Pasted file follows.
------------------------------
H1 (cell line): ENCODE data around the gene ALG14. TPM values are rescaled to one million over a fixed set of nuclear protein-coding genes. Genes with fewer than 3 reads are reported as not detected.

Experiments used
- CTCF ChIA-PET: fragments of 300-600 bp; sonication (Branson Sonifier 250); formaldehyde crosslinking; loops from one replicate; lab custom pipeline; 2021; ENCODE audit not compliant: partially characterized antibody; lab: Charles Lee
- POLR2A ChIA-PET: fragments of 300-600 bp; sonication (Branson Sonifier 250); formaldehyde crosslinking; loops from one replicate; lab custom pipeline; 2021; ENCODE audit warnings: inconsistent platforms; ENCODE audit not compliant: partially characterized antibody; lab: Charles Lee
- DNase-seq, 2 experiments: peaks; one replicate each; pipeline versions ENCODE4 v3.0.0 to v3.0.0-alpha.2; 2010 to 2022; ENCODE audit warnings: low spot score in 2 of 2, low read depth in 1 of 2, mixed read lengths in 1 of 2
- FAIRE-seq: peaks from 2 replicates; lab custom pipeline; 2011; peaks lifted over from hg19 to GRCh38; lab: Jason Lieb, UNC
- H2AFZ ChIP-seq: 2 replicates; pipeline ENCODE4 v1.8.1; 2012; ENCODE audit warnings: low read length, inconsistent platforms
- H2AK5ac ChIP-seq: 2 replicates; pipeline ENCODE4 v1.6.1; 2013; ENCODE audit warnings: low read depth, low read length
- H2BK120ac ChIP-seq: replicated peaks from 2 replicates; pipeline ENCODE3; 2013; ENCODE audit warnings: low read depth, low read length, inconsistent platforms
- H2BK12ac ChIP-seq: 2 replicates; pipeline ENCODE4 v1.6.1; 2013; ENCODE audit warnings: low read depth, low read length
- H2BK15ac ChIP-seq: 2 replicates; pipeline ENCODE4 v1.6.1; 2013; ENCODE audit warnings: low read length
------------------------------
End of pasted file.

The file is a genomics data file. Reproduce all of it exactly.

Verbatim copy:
H1 (cell line): ENCODE data around the gene ALG14. TPM values are rescaled to one million over a fixed set of nuclear protein-coding genes. Genes with fewer than 3 reads are reported as not detected.

Experiments used
- CTCF ChIA-PET: fragments of 300-600 bp; sonication (Branson Sonifier 250); formaldehyde crosslinking; loops from one replicate; lab custom pipeline; 2021; ENCODE audit not compliant: partially characterized antibody; lab: Charles Lee
- POLR2A ChIA-PET: fragments of 300-600 bp; sonication (Branson Sonifier 250); formaldehyde crosslinking; loops from one replicate; lab custom pipeline; 2021; ENCODE audit warnings: inconsistent platforms; ENCODE audit not compliant: partially characterized antibody; lab: Charles Lee
- DNase-seq, 2 experiments: peaks; one replicate each; pipeline versions ENCODE4 v3.0.0 to v3.0.0-alpha.2; 2010 to 2022; ENCODE audit warnings: low spot score in 2 of 2, low read depth in 1 of 2, mixed read lengths in 1 of 2
- FAIRE-seq: peaks from 2 replicates; lab custom pipeline; 2011; peaks lifted over from hg19 to GRCh38; lab: Jason Lieb, UNC
- H2AFZ ChIP-seq: 2 replicates; pipeline ENCODE4 v1.8.1; 2012; ENCODE audit warnings: low read length, inconsistent platforms
- H2AK5ac ChIP-seq: 2 replicates; pipeline ENCODE4 v1.6.1; 2013; ENCODE audit warnings: low read depth, low read length
- H2BK120ac ChIP-seq: replicated peaks from 2 replicates; pipeline ENCODE3; 2013; ENCODE audit warnings: low read depth, low read length, inconsistent platforms
- H2BK12ac ChIP-seq: 2 replicates; pipeline ENCODE4 v1.6.1; 2013; ENCODE audit warnings: low read depth, low read length
- H2BK15ac ChIP-seq: 2 replicates; pipeline ENCODE4 v1.6.1; 2013; ENCODE audit warnings: low read length